On Saturday, May 16, several thousand people gathered in downtown Chicago to call for an end to what was then nearly a week of airstrikes by Israeli warplanes on Gaza. Demonstrators waved Palestinian flags as a steady chorus of car horns and chants of “Free, free Palestine” reverberated through the Loop.
Some pushed elderly relatives in wheelchairs while others pushed strollers or carried toddlers on their shoulders, listening as speakers detailed the mounting deaths in Gaza— especially those of children.
The rally was one of several that drew thousands to the Loop during the two weeks of fighting in Israel and Palestine, as organizers demanded action from the federal government. That Saturday, protesters demanded President Joe Biden stop blocking a United Nations Security Council resolution calling for a ceasefire between the Israel Defense Forces and Hamas, and called for Israeli forces to stop restricting Palestinians from worshipping at al-Aqsa Mosque, the third-holiest site in Islam. On May 21, Israel agreed to a ceasefire, ending eleven days of bloodshed that killed 256 Palestinians—sixty-six of them children—and thirteen people in Israel, including two children.
“We are disappointed and extremely appalled that Biden has done nothing to stop murder of Palestinians and by the hypocrisy of the U.S. when it comes to Israel. We call on President Biden to take action,” Deanna Othman, an organizer with the Coalition for Justice in Palestine, said at the march.
The Weekly interviewed May 16 demonstrators, including Othman, about the ongoing occupation and attacks.
Sarah Mustafa, Oak Lawn Community High School teacher, twenty-five
“There’s a big population that’s growing of Arab Americans, and [the Israel Defense Forces] are killing people in Palestine especially during our holy month, occupying holy space, religious worship centers, killing children, burying people alive, bombing cities, evicting families from their homes. As a Palestinian American and a teacher of Palestinian Americans, it’s really important to end the occupation. It’s terrible what’s happening, and I open a platform to let [my students] feel safe and talk about it. I encourage them to use their social media, platforms, voices, and right to free speech that the people in Palestine don’t have. We have it here, and I tell them every day to use it.”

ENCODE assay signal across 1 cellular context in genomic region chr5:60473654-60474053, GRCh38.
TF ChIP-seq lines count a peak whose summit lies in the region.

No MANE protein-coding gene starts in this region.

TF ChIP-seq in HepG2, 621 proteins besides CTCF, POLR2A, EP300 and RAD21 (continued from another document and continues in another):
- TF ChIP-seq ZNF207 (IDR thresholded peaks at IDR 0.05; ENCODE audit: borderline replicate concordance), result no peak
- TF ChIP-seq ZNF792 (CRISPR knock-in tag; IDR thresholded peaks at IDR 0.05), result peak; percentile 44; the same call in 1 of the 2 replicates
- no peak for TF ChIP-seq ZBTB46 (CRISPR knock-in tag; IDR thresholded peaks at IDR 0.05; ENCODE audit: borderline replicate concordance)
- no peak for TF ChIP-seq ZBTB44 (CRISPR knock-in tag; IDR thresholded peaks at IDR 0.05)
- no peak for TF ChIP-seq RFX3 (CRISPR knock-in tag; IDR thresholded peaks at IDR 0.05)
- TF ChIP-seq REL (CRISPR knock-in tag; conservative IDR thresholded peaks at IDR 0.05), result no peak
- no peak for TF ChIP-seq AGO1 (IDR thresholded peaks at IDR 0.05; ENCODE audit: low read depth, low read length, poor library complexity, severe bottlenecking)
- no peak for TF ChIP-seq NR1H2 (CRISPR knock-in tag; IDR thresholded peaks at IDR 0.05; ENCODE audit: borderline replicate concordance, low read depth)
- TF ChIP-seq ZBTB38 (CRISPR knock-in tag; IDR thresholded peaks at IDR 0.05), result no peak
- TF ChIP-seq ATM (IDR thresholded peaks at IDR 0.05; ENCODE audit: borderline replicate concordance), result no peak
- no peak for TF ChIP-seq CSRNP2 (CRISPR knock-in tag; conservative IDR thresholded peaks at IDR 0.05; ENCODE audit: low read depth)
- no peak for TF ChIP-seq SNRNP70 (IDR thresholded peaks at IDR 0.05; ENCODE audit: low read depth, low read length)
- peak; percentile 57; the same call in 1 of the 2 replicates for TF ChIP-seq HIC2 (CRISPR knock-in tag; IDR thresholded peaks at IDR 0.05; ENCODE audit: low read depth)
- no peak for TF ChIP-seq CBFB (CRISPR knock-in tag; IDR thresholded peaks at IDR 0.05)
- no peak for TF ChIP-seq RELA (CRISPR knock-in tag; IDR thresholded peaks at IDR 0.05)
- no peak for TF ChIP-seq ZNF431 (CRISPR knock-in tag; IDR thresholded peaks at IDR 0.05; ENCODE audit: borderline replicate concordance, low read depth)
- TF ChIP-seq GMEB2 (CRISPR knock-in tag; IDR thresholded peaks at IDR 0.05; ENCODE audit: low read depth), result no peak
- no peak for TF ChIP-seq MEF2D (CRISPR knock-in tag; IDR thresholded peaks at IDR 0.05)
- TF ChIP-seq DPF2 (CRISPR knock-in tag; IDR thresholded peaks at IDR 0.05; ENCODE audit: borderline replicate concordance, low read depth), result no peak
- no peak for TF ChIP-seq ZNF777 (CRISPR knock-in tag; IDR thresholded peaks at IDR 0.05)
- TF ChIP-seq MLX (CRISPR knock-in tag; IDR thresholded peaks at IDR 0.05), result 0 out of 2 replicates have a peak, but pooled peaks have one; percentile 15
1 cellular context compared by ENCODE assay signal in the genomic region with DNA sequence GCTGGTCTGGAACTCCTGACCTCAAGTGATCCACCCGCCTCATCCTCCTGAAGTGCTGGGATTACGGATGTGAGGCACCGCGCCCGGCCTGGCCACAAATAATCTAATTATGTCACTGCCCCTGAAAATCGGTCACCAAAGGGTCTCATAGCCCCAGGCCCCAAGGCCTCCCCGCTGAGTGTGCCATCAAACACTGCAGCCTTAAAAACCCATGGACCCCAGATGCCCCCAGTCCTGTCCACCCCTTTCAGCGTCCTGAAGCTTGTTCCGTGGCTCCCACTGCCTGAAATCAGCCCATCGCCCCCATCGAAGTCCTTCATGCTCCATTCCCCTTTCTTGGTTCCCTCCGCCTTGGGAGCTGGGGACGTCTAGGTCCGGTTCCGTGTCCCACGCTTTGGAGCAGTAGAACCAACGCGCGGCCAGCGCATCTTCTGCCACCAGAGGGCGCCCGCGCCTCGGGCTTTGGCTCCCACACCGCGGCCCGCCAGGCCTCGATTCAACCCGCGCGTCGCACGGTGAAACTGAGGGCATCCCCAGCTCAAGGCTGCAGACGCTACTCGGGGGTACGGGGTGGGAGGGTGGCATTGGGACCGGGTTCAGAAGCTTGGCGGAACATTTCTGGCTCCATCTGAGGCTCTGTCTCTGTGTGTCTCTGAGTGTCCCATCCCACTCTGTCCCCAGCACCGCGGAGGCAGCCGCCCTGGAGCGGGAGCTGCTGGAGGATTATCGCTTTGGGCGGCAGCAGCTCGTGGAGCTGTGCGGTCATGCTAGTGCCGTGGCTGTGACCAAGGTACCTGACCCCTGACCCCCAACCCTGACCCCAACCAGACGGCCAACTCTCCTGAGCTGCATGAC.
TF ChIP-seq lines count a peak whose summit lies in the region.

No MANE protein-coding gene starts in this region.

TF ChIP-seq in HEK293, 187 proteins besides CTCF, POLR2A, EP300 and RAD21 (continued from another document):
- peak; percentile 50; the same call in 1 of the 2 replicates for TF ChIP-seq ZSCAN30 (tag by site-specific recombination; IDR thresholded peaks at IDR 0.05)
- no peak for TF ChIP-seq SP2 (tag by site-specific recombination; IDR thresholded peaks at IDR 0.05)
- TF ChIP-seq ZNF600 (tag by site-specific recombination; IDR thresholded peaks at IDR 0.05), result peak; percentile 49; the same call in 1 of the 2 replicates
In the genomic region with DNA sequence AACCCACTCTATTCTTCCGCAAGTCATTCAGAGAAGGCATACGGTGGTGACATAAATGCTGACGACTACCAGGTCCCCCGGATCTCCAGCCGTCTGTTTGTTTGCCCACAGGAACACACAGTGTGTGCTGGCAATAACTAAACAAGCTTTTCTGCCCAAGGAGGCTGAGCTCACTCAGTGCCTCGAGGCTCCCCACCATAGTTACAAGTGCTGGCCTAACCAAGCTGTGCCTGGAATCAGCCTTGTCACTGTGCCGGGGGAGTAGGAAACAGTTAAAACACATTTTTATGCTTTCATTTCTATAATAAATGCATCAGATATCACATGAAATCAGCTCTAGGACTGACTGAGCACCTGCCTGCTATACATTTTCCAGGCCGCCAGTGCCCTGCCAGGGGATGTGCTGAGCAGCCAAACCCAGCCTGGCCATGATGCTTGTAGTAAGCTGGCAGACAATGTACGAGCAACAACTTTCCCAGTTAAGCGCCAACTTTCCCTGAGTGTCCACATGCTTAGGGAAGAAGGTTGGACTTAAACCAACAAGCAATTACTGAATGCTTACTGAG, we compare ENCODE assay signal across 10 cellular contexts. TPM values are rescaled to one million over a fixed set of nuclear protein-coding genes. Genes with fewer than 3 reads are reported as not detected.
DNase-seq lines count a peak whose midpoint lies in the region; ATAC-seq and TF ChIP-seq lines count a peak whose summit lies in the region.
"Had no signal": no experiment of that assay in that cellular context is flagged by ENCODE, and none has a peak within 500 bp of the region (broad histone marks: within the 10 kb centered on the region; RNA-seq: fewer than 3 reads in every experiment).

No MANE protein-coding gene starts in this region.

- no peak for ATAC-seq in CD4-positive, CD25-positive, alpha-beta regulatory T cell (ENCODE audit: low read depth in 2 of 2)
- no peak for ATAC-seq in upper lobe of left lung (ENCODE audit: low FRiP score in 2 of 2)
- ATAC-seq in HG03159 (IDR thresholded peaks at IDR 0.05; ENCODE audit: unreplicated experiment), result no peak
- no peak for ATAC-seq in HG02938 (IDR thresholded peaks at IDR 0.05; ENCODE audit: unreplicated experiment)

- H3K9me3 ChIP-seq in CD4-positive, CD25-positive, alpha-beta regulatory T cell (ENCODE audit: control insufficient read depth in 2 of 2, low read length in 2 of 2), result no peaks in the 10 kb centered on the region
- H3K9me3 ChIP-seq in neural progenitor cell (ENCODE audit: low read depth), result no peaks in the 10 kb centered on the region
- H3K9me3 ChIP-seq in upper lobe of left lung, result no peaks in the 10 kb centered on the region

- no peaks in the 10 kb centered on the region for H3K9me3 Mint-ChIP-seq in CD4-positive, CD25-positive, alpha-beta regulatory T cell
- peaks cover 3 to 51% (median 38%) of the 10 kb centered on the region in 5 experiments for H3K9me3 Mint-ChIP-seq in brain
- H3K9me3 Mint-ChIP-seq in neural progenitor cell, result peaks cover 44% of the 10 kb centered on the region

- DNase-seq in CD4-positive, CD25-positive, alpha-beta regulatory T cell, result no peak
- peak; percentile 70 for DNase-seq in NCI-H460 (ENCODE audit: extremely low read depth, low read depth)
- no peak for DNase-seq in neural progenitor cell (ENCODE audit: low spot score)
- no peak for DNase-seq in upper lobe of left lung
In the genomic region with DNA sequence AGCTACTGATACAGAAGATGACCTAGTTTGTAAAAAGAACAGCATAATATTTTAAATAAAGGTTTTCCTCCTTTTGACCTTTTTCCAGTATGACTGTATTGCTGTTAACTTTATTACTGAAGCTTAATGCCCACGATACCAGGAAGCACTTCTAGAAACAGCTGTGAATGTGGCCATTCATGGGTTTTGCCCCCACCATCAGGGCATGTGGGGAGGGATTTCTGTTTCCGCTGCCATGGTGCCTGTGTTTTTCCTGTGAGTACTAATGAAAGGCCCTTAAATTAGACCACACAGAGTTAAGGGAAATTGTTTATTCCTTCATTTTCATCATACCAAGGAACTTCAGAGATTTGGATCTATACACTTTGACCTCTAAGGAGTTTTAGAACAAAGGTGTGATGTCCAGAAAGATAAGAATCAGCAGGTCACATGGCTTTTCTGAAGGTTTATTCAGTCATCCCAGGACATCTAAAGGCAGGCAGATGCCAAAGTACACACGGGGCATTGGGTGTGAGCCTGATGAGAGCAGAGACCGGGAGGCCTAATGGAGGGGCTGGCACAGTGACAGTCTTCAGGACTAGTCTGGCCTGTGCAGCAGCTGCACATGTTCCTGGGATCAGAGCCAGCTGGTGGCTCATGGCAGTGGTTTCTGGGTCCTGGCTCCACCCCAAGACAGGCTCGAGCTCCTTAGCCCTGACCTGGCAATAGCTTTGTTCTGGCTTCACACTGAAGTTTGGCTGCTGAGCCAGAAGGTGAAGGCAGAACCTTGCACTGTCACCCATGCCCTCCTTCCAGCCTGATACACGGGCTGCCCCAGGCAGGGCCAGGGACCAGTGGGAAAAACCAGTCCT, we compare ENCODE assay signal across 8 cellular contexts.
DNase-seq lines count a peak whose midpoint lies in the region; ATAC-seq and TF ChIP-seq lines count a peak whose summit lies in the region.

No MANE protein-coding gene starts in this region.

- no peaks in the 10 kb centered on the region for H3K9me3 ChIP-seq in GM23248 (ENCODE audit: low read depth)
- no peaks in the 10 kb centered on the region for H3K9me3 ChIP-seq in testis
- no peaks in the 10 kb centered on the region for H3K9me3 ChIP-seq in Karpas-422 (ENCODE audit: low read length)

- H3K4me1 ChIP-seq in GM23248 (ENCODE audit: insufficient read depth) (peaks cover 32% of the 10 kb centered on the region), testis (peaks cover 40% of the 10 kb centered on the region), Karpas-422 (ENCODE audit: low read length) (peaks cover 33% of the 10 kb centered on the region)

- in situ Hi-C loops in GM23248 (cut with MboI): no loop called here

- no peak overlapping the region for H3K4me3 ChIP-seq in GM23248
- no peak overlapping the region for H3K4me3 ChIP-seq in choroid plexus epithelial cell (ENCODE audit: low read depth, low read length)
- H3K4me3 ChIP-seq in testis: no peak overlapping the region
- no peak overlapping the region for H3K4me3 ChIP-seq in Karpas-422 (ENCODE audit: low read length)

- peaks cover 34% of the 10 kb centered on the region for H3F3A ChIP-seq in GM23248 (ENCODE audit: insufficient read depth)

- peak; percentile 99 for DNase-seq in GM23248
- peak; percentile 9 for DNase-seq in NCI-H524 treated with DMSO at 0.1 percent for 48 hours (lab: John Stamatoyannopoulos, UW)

Haniya Fatima, University of Illinois at Chicago student, twenty-one
“We are here to help stand up for Palestine because they can’t do anything right now. They have a very corrupt government that is coming after them. They are destroying lives, destroying children’s innocence. They are giving them no life so we are here to help support and stand in defense of them.
“We have all these people here today shouting ‘Free Palestine’ because yesterday marked seventy-three years of Israel’s occupation of that area, so we are here to just fight and peacefully protest. It’s amazing because you don’t really realize that we have so many people here supporting it from all different backgrounds. There’s Palestinians, Arabs, Indians, Pakistanis all these backgrounds here together for one cause. That’s just beautiful to me.”
“It feels great to see this kind of solidarity in Chicago. This is a humanitarian cause, not a religious cause.”
Deanna Othman, Coalition for Justice in Palestine, Board Member of the Chicago chapter of American Muslims for Palestine
“It feels amazing to see people come out to support justice and acknowledge the suffering of Palestinian people. We know we have supporters and support is growing, but the fact that it is reaching the mainstream is amazing. There’s been a lot of fear associated with support for Palestinians, and we see people losing that fear. They see this is a social justice cause like any other. Palestinians deserve to live in freedom and safety in their homes without the threat of bombing. It is not a religious conflict between Muslims and Jews. It is based in settler colonialism.”
Madison Muller recently completed her master’s degree at the Medill School of Journalism and is now a Barbara M. Reiss Fellow for the Medill Investigative Lab and The Washington Post. She last reported on CPD use-of-force reports.
Monique Beals is currently pursuing her master’s at the Medill School of Journalism, where she is a Barbara M. Reiss Fellow with the Medill Investigative Lab and The Washington Post. This is her first article for the Weekly.